So when did you first hear about it and when you first heard about it when did you then start filming?

Corey: Well, like I said, honestly, I’m not joking, I have heard about if on and off through the years. It’s always been a continuous perpetual yeah let’s do that “Lost Boys” sequel. Kind of like the “Goonies” sequel. Yeah, let’s do that “Goonies” sequel. I was saying, yeah okay whatever. Richard Donner, we’ll start there, Richard Donner was always an advocate, as was Joel Schumacher of doing this film as Richard Donner as an advocate with Spielberg on doing “The Goonies”. Richard Donner has always been very supportive and positive about both ideas. And as it went on, I heard there were many different concepts, many different ideas, many different scripts that had come to fruition. There’s one I know traveling around the Internet right now that apparently was from the original writer of “The Lost Boys”. I haven’t actually read it, but apparently it’s out there. And then that got kind of dumped and axed and fallen by the wayside and then apparently there was a “Lost Girls” which Joel had kind of said in a few interviews…I didn’t really get the concept of that. There was even a concept at one time of my brother and I and Sam, I believe, basically building our vampire fighting team into a household name and going around from city to city and fighting vampires and fighting crime as it were, kind of in a superhero vein, and eventually leading us to the White House to stake all the political vampires which we know there are plenty of especially in today’s White House. So, that was basically the idea. It was very kind of dark and witty I thought, but that would never have got made either. So it’s kind of gone through a process of yeah it’s going to happen, no it’s not, yeah it’s going to happen, no it’s not, leading us up to this current version of “Lost Boys” and the current version, the first we heard of it I think was back in October-November of ’96 and when we heard about that originally the idea that we were told was that there was only a cameo for me in the film and that it did not include any other cast member. And at that point, we declined and said we heard it was going to be a straight to DVD and you know, was going to be a very low budget and they just wanted a cameo, but we’d love to have you kind of thing. I was like yeah, yeah, yeah it doesn’t sound too intriguing to me. I’d rather, if they’re going to do that, go ahead and do it on their own. And then it kind of developed further, I believe that’s when Warner Premiere stepped into the picture and decided to kind of take it under their wing and from that point is when I broke the news to Corey that I had heard that there was a script and of course you all saw this on the TV show, but I said you know at this point this is what it is. There’s a cameo for me and you’re not in it at all and it’s not something that I really want to be a part of and I won’t do it without you and we kind of made that solemn oath and that’s where it stood.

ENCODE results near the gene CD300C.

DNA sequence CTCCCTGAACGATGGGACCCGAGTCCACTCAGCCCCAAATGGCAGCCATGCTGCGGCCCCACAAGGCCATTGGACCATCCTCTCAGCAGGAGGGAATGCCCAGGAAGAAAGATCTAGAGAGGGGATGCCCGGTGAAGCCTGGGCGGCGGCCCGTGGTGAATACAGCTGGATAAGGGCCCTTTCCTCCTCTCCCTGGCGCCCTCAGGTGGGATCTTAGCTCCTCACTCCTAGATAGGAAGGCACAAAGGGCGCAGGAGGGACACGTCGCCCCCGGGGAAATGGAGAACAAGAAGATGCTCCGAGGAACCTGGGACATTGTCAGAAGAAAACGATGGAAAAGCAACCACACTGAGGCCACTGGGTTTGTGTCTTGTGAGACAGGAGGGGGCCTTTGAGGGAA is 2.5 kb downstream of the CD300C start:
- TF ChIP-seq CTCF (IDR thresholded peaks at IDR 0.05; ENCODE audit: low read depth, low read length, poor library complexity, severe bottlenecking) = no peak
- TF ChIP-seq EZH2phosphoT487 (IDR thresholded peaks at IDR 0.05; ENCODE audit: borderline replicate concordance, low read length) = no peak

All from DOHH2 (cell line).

And so were you filming this show when you were filming “Lost Boys: The Tribe”?

Corey: No. Well, not originally, but then we ended up doing a little bit of re-shoots and pickups and fortunately our cameras were there to capture it.

And have you filmed…has Corey filmed his part of the film yet?

Corey: Yes.

And what was it like being on-set — the 2 of you — when you were doing it?

Corey: Magic.

Was it weird for you though?

Corey: Well, weird is a many-feathered question at the moment. I really can’t get into too much of what happens on the set of “Lost Boys” because I think that’s going to have to be left for the viewer. Obviously we’ve got a very intense and explosive season coming up this year for “The Two Corey’s” and I actually just saw a rough cut last night of one of the 1st episode and it’s riveting. I mean it’s really powerful stuff. Completely different than last year and “Lost Boys” is kind of the culmination—the “Lost Boys” episode is kind of the culmination of a lot of things that are in play on the show—both on the show and in reality, so if I were to tell you everything that happened I would have to kill you and you don’t want a stake through your heart, I can just see that in your face.